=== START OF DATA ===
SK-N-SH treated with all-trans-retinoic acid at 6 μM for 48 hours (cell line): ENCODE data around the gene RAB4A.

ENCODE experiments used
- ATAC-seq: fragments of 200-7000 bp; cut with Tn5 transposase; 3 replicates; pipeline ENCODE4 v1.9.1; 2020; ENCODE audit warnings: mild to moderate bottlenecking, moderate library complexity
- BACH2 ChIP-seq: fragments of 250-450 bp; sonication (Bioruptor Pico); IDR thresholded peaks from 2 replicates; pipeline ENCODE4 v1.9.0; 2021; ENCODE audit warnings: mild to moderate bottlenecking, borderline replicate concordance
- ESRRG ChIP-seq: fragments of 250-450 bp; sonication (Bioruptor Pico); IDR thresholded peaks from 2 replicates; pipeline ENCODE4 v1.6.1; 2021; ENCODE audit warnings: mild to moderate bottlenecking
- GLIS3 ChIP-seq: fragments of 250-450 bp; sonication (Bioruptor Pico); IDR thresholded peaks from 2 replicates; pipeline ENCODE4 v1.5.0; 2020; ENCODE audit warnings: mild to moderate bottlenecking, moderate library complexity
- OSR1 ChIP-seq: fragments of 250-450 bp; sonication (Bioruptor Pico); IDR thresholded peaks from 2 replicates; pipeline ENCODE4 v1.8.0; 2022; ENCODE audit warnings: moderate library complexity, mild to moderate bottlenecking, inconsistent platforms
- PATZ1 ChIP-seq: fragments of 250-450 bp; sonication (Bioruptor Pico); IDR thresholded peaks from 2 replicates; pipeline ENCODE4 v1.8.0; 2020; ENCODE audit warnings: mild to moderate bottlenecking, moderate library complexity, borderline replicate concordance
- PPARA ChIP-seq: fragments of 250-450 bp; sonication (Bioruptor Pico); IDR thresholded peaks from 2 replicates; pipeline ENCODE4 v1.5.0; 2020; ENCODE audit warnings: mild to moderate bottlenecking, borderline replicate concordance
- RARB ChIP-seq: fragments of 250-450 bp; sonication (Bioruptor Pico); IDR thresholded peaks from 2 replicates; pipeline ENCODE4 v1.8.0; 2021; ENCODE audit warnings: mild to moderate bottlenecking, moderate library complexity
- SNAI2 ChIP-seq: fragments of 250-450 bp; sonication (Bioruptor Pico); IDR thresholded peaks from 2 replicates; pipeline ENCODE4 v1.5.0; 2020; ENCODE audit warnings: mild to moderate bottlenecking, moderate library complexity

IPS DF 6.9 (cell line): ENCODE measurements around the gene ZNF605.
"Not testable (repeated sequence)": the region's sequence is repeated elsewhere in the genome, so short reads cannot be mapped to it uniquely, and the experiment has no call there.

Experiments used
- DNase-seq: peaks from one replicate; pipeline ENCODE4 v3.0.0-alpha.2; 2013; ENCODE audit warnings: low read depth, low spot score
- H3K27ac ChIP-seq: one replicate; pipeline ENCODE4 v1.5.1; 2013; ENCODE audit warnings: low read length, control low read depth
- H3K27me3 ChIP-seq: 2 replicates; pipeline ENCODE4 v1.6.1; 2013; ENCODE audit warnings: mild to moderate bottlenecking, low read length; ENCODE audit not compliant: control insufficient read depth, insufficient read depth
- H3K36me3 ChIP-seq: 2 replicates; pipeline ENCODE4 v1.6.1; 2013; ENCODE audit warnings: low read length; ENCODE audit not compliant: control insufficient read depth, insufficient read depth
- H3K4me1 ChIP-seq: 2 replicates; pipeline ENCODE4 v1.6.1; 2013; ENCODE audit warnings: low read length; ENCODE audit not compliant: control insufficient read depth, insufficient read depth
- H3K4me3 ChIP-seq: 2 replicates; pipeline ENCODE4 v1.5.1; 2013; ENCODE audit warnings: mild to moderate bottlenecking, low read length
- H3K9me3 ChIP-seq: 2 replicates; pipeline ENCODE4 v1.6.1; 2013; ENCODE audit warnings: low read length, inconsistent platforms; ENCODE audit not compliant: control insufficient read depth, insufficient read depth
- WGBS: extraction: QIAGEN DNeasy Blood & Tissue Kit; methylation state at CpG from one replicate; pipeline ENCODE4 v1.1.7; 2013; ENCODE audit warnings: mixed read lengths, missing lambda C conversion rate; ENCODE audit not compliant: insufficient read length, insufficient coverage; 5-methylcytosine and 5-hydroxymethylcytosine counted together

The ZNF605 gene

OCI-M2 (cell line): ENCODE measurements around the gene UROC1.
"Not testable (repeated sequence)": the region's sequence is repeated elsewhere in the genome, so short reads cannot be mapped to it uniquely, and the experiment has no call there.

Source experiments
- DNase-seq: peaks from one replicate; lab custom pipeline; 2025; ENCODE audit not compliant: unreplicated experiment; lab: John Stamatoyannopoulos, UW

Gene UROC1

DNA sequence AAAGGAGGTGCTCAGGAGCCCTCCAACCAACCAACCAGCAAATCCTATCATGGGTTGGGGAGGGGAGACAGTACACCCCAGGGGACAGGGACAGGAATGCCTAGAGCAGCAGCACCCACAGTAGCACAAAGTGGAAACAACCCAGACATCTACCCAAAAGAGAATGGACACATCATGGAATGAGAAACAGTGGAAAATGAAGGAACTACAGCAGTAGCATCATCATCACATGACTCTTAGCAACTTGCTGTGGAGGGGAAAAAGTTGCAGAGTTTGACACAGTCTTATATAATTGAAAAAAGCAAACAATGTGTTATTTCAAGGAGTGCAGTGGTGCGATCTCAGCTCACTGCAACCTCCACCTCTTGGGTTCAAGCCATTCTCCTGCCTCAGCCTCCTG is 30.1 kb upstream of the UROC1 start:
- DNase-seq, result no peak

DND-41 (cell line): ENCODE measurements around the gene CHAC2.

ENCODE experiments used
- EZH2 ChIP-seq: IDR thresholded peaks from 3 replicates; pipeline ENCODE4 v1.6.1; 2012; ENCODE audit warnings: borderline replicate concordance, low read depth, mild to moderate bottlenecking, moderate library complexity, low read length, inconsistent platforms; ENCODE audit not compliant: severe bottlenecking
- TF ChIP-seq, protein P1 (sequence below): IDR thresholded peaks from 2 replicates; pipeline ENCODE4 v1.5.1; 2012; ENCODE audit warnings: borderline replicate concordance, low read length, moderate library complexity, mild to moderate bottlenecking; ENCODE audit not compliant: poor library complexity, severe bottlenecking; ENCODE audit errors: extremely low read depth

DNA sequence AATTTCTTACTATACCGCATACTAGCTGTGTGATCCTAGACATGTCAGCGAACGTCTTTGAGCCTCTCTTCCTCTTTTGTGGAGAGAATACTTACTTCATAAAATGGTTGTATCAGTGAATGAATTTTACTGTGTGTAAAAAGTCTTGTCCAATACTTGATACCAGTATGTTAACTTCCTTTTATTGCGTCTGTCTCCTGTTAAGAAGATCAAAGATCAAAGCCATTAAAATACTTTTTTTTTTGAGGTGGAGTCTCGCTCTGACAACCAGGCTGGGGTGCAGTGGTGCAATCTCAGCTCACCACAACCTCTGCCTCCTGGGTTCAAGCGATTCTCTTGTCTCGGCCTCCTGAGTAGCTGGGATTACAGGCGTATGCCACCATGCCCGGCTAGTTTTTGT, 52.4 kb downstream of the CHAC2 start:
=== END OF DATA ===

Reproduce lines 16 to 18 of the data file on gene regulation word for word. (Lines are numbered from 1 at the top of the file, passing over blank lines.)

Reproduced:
- H3K27ac ChIP-seq: one replicate; pipeline ENCODE4 v1.5.1; 2013; ENCODE audit warnings: low read length, control low read depth
- H3K27me3 ChIP-seq: 2 replicates; pipeline ENCODE4 v1.6.1; 2013; ENCODE audit warnings: mild to moderate bottlenecking, low read length; ENCODE audit not compliant: control insufficient read depth, insufficient read depth
- H3K36me3 ChIP-seq: 2 replicates; pipeline ENCODE4 v1.6.1; 2013; ENCODE audit warnings: low read length; ENCODE audit not compliant: control insufficient read depth, insufficient read depth